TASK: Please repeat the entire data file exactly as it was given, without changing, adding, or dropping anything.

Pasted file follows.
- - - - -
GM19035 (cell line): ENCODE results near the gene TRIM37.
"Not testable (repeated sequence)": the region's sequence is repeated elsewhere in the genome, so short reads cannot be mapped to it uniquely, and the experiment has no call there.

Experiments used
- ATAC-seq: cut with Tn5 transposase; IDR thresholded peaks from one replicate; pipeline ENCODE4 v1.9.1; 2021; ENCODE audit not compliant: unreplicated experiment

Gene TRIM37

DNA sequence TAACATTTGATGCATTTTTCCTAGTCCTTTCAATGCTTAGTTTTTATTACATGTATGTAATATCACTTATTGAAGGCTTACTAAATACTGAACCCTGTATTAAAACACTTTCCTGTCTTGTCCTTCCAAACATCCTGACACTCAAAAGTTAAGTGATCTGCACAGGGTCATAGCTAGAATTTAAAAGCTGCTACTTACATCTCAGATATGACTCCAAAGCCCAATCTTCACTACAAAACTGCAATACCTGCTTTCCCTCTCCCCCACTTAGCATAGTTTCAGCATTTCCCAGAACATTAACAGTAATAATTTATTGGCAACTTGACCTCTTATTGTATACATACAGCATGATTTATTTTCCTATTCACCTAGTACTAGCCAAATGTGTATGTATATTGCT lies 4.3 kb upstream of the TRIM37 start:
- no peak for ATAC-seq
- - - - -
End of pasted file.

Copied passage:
GM19035 (cell line): ENCODE results near the gene TRIM37.
"Not testable (repeated sequence)": the region's sequence is repeated elsewhere in the genome, so short reads cannot be mapped to it uniquely, and the experiment has no call there.

Experiments used
- ATAC-seq: cut with Tn5 transposase; IDR thresholded peaks from one replicate; pipeline ENCODE4 v1.9.1; 2021; ENCODE audit not compliant: unreplicated experiment

Gene TRIM37

DNA sequence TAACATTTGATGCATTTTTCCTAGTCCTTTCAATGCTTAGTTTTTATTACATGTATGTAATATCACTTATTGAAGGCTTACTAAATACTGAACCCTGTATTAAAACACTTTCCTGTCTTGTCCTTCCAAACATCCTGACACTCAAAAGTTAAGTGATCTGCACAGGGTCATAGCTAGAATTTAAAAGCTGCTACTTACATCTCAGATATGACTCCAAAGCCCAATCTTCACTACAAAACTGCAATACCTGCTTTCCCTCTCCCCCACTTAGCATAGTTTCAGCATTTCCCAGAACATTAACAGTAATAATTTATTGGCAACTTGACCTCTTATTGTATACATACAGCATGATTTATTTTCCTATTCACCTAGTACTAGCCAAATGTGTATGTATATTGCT lies 4.3 kb upstream of the TRIM37 start:
- no peak for ATAC-seq